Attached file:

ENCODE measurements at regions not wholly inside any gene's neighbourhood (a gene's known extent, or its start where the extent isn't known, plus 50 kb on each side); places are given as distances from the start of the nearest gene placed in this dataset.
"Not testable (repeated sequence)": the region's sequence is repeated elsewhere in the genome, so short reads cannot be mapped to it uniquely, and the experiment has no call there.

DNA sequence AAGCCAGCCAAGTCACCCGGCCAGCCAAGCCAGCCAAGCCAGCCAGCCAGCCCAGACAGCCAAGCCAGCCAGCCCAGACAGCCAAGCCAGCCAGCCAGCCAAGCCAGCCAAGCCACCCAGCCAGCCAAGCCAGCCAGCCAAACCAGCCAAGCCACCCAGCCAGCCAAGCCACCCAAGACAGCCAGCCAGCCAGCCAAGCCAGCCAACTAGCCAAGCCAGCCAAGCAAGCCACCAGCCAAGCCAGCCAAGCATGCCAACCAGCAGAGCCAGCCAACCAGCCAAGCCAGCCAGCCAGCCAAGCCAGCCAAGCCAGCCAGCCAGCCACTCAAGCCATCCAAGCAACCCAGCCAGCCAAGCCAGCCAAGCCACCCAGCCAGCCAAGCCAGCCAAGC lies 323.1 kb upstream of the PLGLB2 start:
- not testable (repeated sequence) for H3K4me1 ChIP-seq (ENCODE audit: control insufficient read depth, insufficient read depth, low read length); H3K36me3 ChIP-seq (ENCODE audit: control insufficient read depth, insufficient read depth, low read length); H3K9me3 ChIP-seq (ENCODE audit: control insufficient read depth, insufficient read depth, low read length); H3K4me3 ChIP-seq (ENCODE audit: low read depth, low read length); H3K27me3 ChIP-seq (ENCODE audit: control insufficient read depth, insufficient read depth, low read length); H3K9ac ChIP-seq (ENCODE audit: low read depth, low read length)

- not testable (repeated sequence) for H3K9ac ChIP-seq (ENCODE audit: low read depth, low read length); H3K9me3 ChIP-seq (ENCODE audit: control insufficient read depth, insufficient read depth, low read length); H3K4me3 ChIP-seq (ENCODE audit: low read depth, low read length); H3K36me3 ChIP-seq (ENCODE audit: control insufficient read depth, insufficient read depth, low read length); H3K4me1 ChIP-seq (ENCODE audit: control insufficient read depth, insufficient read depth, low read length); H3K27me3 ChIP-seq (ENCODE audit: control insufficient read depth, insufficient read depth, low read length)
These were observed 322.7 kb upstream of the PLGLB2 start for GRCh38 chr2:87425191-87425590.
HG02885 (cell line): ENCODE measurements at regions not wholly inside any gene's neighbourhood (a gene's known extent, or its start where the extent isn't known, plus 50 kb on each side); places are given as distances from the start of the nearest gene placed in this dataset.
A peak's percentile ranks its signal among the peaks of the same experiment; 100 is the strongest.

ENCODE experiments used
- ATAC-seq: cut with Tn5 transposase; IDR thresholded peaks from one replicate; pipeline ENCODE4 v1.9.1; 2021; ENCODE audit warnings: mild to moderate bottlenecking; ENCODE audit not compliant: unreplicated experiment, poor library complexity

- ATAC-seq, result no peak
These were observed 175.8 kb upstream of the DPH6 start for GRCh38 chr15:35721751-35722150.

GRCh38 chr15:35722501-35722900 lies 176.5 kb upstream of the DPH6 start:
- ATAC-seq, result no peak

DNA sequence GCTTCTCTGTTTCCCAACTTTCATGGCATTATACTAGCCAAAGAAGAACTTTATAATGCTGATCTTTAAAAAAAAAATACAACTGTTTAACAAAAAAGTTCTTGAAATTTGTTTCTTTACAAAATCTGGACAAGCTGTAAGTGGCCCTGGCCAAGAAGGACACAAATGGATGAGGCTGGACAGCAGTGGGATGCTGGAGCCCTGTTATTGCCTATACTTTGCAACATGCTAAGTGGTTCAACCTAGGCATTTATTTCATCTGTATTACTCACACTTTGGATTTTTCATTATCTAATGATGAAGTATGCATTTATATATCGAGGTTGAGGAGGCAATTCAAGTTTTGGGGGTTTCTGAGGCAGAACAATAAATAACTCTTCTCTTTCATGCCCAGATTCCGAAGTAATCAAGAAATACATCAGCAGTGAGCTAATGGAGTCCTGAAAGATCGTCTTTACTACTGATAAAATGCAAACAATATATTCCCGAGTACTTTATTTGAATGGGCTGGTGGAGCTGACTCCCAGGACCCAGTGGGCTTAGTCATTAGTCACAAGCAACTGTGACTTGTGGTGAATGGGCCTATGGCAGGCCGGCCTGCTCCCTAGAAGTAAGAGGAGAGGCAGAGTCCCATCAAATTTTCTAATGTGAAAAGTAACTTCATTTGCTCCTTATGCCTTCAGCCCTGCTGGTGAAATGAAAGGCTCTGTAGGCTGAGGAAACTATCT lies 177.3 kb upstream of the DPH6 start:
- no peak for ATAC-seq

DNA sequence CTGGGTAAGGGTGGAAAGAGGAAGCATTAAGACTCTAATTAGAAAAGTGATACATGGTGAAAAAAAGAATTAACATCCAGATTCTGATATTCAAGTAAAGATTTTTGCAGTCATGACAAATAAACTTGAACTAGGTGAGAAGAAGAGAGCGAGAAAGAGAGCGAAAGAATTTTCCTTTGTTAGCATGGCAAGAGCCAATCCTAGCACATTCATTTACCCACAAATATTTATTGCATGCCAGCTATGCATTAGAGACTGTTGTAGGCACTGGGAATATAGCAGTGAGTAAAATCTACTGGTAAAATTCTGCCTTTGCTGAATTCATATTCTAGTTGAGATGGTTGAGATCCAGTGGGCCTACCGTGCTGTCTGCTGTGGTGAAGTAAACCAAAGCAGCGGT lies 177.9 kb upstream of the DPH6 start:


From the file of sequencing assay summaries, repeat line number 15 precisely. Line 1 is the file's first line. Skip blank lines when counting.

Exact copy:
DNA sequence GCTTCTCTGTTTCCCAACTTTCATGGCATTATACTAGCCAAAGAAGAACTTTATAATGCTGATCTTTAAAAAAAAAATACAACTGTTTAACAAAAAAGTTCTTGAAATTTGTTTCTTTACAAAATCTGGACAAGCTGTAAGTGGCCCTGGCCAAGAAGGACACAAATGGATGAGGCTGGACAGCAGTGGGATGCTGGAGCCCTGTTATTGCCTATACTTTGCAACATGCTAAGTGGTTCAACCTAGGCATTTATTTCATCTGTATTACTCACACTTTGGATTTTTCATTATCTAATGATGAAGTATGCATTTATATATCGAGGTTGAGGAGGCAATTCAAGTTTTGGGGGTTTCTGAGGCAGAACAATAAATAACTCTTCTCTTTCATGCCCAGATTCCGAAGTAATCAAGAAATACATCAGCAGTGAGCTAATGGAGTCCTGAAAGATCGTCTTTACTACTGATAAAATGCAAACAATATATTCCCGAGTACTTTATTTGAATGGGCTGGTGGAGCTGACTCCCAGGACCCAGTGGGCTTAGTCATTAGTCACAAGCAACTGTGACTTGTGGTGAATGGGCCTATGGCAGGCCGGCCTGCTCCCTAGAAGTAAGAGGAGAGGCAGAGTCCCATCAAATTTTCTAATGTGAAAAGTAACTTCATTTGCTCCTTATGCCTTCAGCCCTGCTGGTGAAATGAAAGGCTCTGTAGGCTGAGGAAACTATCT lies 177.3 kb upstream of the DPH6 start: